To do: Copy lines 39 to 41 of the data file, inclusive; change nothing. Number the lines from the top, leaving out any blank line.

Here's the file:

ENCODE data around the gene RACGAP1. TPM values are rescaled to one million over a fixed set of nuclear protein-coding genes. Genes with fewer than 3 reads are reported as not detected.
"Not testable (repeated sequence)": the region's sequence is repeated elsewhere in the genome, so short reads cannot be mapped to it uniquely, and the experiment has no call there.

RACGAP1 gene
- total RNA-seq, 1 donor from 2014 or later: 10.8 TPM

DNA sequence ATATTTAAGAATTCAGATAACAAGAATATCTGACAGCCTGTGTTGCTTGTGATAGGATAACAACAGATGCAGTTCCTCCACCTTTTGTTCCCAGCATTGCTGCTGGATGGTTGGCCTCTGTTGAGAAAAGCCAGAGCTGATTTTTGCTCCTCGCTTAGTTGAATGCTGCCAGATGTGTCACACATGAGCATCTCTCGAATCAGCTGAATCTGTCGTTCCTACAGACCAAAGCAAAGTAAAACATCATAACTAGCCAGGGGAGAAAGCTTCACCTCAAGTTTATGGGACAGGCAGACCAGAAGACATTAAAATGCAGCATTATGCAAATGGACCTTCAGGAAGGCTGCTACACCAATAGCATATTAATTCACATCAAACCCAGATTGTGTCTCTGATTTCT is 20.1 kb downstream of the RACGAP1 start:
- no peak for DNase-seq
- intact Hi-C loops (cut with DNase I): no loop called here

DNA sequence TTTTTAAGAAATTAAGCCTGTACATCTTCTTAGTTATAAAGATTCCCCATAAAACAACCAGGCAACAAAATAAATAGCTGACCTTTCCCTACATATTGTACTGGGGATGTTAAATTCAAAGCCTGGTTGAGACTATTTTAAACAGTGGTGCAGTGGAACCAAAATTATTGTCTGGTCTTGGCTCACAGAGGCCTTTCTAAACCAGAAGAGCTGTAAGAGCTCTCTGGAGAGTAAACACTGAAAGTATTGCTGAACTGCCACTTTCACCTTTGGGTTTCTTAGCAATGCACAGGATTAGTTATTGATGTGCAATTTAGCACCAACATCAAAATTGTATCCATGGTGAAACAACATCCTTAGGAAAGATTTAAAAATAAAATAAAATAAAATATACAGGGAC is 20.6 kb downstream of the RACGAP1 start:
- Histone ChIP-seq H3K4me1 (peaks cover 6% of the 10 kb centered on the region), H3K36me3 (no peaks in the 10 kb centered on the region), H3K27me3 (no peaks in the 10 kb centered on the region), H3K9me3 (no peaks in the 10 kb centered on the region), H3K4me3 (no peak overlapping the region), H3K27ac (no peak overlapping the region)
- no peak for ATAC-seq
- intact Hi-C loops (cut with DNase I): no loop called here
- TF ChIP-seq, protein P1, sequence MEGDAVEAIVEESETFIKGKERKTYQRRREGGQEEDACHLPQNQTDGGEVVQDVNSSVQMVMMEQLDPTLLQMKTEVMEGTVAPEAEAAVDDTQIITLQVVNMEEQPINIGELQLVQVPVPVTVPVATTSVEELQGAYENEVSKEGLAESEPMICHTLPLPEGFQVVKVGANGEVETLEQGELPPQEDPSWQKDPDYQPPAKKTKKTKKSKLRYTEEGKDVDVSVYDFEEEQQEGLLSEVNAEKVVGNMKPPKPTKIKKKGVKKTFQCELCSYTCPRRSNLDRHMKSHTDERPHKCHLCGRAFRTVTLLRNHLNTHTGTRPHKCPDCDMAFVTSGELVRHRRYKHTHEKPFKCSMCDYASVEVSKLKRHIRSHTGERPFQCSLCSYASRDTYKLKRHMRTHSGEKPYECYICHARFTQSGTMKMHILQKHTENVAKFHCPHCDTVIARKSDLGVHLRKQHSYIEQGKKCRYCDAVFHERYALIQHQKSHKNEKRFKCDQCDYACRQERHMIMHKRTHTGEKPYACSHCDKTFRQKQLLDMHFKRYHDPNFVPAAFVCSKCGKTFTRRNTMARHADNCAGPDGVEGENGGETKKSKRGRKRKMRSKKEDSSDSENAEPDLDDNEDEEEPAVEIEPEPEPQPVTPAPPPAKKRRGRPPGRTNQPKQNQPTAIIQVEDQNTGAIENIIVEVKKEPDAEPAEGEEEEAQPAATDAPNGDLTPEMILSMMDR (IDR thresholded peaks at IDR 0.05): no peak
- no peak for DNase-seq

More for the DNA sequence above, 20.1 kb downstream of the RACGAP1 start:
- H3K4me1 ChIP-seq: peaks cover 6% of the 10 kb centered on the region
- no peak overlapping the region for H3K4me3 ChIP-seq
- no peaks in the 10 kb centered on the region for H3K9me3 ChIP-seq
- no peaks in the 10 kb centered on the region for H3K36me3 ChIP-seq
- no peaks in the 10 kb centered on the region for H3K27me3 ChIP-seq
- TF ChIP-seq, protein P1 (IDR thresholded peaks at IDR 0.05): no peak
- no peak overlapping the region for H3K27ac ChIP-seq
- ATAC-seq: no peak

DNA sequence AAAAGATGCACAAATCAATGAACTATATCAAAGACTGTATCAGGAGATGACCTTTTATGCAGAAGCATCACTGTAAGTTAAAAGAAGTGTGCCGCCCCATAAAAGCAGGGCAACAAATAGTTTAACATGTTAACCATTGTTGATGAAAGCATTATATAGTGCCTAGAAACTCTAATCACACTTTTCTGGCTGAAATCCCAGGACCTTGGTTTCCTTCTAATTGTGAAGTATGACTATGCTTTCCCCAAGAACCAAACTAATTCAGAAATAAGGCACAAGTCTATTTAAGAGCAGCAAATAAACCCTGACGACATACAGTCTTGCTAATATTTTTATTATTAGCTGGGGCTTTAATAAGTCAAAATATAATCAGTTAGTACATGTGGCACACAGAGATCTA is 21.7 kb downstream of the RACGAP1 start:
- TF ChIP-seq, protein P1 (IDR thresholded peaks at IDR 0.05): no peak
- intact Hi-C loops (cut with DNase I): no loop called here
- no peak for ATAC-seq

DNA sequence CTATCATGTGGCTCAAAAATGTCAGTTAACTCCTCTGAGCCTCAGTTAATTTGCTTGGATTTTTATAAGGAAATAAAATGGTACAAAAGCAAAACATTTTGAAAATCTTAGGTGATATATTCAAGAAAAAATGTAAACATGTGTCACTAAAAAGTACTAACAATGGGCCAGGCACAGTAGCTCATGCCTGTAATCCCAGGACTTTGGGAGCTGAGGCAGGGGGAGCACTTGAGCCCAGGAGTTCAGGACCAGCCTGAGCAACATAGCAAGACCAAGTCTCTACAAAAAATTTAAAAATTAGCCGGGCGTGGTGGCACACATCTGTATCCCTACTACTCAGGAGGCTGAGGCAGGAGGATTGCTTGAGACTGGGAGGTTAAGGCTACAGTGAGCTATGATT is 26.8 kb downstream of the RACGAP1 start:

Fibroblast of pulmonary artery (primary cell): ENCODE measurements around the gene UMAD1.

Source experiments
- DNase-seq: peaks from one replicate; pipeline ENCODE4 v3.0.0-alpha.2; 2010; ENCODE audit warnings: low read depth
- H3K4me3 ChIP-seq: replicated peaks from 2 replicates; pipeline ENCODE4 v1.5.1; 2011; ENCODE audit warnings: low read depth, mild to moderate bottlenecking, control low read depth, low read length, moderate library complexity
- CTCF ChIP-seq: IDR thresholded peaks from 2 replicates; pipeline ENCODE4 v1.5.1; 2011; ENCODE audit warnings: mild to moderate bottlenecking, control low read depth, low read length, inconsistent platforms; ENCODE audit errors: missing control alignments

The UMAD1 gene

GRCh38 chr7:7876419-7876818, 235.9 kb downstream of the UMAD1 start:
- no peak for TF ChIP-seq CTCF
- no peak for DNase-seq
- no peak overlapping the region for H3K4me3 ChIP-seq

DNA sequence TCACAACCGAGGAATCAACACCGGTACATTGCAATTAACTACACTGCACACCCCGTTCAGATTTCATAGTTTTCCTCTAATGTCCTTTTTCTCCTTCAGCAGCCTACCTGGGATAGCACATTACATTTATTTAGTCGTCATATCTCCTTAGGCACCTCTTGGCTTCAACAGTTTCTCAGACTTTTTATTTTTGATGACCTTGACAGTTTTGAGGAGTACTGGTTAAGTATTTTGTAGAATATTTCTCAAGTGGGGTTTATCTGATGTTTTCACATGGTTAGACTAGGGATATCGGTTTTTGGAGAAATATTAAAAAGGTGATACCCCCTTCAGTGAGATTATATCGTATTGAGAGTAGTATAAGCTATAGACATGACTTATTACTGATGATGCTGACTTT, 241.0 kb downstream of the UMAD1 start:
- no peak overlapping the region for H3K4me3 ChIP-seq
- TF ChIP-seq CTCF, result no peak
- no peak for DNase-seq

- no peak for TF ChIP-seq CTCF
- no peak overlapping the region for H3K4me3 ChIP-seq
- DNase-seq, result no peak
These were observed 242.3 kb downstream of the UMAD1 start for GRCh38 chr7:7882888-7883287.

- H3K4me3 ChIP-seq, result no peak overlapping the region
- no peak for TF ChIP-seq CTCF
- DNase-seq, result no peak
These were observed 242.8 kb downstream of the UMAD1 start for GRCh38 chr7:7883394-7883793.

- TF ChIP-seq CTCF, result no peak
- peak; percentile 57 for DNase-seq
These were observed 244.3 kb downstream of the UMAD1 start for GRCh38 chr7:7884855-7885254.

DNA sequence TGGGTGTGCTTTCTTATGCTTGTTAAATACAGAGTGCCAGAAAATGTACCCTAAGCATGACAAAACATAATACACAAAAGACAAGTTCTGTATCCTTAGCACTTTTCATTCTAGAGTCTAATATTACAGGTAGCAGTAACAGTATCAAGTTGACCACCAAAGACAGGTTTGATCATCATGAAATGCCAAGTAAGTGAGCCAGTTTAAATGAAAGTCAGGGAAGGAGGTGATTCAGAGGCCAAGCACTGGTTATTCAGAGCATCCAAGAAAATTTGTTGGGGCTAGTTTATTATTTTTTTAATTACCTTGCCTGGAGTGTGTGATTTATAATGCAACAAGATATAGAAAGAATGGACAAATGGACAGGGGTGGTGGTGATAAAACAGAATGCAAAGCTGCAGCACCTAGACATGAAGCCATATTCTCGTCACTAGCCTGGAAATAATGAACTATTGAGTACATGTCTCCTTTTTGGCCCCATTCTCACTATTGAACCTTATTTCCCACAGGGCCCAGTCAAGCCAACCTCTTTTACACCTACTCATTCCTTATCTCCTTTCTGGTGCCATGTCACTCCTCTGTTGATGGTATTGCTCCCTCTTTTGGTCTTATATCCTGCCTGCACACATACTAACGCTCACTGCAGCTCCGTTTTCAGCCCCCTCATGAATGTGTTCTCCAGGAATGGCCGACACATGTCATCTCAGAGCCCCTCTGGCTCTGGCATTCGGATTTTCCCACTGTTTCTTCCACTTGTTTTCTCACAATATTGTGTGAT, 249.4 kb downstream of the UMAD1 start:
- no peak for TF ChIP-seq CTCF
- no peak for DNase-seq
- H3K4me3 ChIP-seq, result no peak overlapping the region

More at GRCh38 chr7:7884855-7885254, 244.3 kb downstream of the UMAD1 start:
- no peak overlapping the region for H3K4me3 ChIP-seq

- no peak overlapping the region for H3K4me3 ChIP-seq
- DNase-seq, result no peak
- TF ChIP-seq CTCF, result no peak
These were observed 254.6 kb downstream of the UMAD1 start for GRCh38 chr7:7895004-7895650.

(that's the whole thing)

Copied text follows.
- no peak overlapping the region for H3K4me3 ChIP-seq
- TF ChIP-seq CTCF, result no peak
- no peak for DNase-seq